We describe the use of an enzyme prodrug system based on E. coli nitroreductase (NTR) to achieve the specific ablation of adipose tissue. Transgenic mice expressing the NTR gene specifically in the adipose tissue were generated using the adipocyte specific promoter aP2. After treatment with the prodrug CB1954 these mice showed extensive cell depletion in all fat depots; this was directly correlated to both the dose of prodrug and the levels of NTR expression. Higher doses of CB1954 resulted in complete disappearance of visible adipose stores in some transgenic mice. These mice exhibited an impaired ability to thermoregulate body temperature. Lower doses of CB1954 resulted in a partial reduction of the adipose tissue leaving non-expressing cells that escape ablation. These animals show normal levels of blood glucose and triglycerides but have reduced leptin levels. After 30 days they were able to regenerate the fat depots and leptin levels returned to normal but, interestingly, no NTR-expressing cells were detectable. The present model provides a new approach to manipulate the number of adipocytes at different stages of mouse development and provides a new system for the study of fat metabolism especially in abnormal conditions such as obesity and its modulation through manipulation of the target cell population.
R Felmer, W Cui and AJ Clark
WM Drake, SR Lowe, A Mirtella, TJ Bartlett and AJ Clark
Adrenomedullin (ADM) and calcitonin gene-related peptide (CGRP) are distantly related peptides. Both act through G protein-coupled receptors on vascular smooth muscle cells to increase intracellular cAMP concentrations, causing vasorelaxation. Recent evidence suggests that both peptides bind to a common heptahelical receptor, with specificity for each peptide being determined by a receptor activity modifying protein (RAMP). This hypothesis predicts that each peptide should desensitise the cellular response to subsequent stimulation by the other. We have studied the patterns of desensitisation of ADM/CGRP receptors in rat aortic vascular smooth muscle cells. Cells were incubated for 20 min in either serum free medium (SFM), alone (control) or in SFM containing vasoactive agonist (e.g. ADM 10(-8) M, CGRP 10(-7) M, angiotensin II 10(-9) M or isoproterenol 10(-6) M). Cells were then washed and incubated for a further 20 min in SFM containing a second agonist and 1 mM isobutyryl methyl xanthine. Cells were harvested and assayed for cAMP. Pre-exposure of cells to CGRP, isoproterenol, angiotensin II or ADM, decreased cAMP generation in response to subsequent stimulation with CGRP by 84% (+/-5), 66% (+/-18), 45% (+/-5) and 60% (+/-10) respectively (mean+/-s.d.). Pre-incubation of cells with 100 nM H-89, a protein kinase A (PKA) inhibitor, abolished the desensitisation of CGRP by itself, implying that this desensitisation was mediated through PKA. In contrast, there was no attenuation of the cAMP response to stimulation with ADM by pre-exposure to ADM and all other agonists tested. Identical results were seen with or without PKA inhibition by H-89. These results indicate that the ADM receptor does not desensitise over this time period in RAVSMCs, in contrast to the CGRP receptor, which is desensitised by pre-exposure to CGRP and other vaso-active agonists. These data also suggest that ADM and CGRP act through separate receptors in these cells.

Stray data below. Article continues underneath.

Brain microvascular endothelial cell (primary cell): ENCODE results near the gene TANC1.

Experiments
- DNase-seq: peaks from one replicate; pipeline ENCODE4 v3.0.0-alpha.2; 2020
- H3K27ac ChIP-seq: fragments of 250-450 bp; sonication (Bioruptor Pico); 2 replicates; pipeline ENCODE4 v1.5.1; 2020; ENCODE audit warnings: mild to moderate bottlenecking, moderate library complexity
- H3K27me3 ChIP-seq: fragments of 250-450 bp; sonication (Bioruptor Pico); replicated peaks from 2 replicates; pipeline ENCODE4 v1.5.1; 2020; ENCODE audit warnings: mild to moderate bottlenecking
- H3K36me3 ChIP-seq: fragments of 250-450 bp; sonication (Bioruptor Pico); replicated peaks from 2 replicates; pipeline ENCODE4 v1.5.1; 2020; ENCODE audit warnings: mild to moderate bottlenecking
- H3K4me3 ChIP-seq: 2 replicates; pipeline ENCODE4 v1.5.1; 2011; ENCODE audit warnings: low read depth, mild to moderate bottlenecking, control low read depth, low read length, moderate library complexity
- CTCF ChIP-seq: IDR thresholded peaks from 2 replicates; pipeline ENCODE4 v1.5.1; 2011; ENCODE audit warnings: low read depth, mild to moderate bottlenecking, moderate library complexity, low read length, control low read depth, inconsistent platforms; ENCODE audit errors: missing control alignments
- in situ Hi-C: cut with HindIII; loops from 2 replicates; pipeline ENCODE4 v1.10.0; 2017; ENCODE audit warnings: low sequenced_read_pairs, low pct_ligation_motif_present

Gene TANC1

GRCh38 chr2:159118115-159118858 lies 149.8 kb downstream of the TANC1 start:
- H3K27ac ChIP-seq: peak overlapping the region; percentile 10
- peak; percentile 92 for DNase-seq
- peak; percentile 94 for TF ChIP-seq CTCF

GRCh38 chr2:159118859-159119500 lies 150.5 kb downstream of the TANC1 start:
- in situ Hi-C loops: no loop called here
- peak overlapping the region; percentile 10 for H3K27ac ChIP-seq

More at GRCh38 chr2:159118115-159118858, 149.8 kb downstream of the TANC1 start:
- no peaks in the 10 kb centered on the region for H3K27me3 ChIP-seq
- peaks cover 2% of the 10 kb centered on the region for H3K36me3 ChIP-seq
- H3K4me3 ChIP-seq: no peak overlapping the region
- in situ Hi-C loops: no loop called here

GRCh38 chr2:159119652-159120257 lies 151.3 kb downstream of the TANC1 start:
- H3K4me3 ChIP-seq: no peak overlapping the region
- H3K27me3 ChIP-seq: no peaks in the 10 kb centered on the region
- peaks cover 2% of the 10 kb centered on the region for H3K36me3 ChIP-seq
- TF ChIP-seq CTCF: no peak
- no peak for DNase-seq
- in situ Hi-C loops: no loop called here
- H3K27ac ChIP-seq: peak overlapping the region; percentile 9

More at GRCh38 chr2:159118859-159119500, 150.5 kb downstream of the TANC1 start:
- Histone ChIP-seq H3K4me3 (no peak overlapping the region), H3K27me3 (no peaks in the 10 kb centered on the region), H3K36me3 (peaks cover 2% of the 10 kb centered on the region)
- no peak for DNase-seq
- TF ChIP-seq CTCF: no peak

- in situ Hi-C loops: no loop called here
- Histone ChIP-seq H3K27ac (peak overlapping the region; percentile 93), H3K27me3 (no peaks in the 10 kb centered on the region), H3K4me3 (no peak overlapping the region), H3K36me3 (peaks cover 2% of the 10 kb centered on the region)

LA Noon, JM Franklin, PJ King, NJ Goulding, L Hunyady and AJ Clark